TUESDAY, Sept. 19, 2017 (HealthDay News) — From 2000 to 2015, drug-poisoning deaths contributed a loss of 0.28 years in life expectancy, according to a research letter published in the Sept. 19 issue of the Journal of the American Medical Association.
Deborah Dowell, M.D., M.P.H., from the U.S. Centers for Disease Control and Prevention in Atlanta, and colleagues estimated the number of deaths and death rates due to poisoning and the 12 leading causes of death, and estimated life expectancy in 2000 and 2015.
The researchers observed an increase in life expectancy at birth from 2000 to 2015, from 76.8 to 78.8 years. Decreases were seen in death rates related to heart disease, cancer, cerebrovascular diseases, diabetes, influenza and pneumonia, chronic lower respiratory diseases, and kidney disease, contributing a gain of 2.25 years to the change in life expectancy. Increases were seen in death rates related to unintentional injuries, Alzheimer’s disease, suicide, chronic liver disease, and septicemia, contributing a loss of 0.33 years to the change in life expectancy. From 2000 to 2015, drug-poisoning deaths increased (age-adjusted death rate increased from 6.2 to 16.3 per 100,000 population), with most of the increase due to opioid deaths. Drug-poisoning deaths contributed to a loss of 0.28 years in life expectancy; 0.21 years were lost due to opioid-related poisoning deaths.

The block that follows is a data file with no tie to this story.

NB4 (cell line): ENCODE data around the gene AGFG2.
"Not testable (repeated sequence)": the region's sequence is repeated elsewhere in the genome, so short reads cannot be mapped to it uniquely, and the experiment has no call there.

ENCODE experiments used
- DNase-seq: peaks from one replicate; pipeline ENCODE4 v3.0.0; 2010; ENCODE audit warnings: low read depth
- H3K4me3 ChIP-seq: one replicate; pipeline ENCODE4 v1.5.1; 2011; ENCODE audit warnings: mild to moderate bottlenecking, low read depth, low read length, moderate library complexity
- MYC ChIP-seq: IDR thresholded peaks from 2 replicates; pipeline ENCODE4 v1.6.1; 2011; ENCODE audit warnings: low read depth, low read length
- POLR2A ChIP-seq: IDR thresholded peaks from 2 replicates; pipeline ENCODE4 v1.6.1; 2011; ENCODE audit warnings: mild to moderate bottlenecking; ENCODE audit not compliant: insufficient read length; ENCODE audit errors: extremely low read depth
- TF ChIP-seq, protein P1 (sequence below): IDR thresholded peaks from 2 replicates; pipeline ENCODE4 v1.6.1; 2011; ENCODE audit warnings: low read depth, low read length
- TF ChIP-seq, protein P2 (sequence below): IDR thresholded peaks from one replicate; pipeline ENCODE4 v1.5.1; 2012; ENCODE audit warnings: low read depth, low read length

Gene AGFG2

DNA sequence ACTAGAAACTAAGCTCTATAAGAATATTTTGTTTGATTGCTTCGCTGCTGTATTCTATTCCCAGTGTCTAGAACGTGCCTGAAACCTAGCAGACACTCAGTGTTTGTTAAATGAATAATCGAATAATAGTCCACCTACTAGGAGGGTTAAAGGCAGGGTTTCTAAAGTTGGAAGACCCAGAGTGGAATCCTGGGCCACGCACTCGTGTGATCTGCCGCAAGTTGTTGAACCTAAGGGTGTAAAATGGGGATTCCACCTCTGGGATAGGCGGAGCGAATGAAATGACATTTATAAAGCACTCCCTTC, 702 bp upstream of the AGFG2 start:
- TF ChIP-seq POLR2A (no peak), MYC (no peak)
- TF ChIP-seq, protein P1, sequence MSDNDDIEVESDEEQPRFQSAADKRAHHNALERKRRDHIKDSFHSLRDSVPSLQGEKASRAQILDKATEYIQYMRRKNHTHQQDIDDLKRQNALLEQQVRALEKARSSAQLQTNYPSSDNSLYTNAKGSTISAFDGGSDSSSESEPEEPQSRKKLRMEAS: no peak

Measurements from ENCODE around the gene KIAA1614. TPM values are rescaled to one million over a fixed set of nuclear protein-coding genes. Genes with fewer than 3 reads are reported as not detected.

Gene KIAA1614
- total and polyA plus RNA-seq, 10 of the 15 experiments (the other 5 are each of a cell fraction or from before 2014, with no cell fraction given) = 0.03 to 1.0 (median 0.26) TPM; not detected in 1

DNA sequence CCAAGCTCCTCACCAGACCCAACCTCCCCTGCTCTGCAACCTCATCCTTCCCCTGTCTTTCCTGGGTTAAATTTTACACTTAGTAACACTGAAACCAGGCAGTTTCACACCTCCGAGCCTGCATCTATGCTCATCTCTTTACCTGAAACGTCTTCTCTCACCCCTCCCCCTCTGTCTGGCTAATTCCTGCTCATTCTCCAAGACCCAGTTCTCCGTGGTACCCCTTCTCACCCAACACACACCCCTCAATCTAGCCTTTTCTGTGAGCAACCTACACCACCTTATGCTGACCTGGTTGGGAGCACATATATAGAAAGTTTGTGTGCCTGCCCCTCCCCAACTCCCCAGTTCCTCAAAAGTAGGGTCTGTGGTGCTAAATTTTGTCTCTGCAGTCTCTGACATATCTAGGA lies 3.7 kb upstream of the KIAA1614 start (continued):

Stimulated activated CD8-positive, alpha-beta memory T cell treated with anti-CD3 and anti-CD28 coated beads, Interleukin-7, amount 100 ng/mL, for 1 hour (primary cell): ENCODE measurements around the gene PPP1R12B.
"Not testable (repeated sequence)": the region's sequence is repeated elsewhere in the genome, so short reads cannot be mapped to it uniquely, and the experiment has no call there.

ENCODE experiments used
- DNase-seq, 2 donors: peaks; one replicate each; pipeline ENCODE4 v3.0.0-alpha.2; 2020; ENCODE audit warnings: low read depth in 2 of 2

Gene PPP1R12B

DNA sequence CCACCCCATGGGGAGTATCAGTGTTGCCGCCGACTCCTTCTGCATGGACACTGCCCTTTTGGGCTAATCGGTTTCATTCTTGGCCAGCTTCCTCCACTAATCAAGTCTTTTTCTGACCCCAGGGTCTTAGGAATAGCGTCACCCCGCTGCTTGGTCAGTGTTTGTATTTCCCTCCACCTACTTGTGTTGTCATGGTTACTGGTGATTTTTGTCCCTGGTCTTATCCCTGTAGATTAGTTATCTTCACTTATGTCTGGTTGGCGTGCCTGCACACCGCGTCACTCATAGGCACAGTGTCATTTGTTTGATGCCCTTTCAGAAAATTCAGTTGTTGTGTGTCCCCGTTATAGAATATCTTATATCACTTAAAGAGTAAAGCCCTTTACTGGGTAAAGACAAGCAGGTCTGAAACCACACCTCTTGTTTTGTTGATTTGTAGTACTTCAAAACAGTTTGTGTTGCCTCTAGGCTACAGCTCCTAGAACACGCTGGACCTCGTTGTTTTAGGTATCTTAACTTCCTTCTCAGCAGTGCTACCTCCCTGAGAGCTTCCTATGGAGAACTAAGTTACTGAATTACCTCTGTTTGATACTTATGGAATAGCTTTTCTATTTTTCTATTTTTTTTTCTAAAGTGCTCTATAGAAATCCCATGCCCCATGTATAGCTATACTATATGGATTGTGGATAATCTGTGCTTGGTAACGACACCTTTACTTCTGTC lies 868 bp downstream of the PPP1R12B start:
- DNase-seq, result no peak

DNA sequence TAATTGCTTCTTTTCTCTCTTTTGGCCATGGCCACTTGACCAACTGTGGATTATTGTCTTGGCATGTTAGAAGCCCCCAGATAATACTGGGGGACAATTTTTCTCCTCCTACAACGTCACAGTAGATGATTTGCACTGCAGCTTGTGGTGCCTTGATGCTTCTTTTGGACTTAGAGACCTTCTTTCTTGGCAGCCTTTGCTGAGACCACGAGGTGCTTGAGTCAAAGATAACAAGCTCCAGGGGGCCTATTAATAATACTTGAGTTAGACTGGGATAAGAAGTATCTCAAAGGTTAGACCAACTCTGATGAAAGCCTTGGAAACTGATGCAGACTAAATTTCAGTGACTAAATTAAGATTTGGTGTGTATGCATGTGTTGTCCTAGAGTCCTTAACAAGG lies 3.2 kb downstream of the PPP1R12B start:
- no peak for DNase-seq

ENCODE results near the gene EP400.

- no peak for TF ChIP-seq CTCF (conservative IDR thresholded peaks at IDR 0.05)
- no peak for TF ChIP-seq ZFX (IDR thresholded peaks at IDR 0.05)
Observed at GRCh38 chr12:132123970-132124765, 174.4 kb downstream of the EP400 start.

“These findings suggest that preventing opioid-related poisoning deaths will be important to achieving more robust increases in life expectancy once again,” the authors write.
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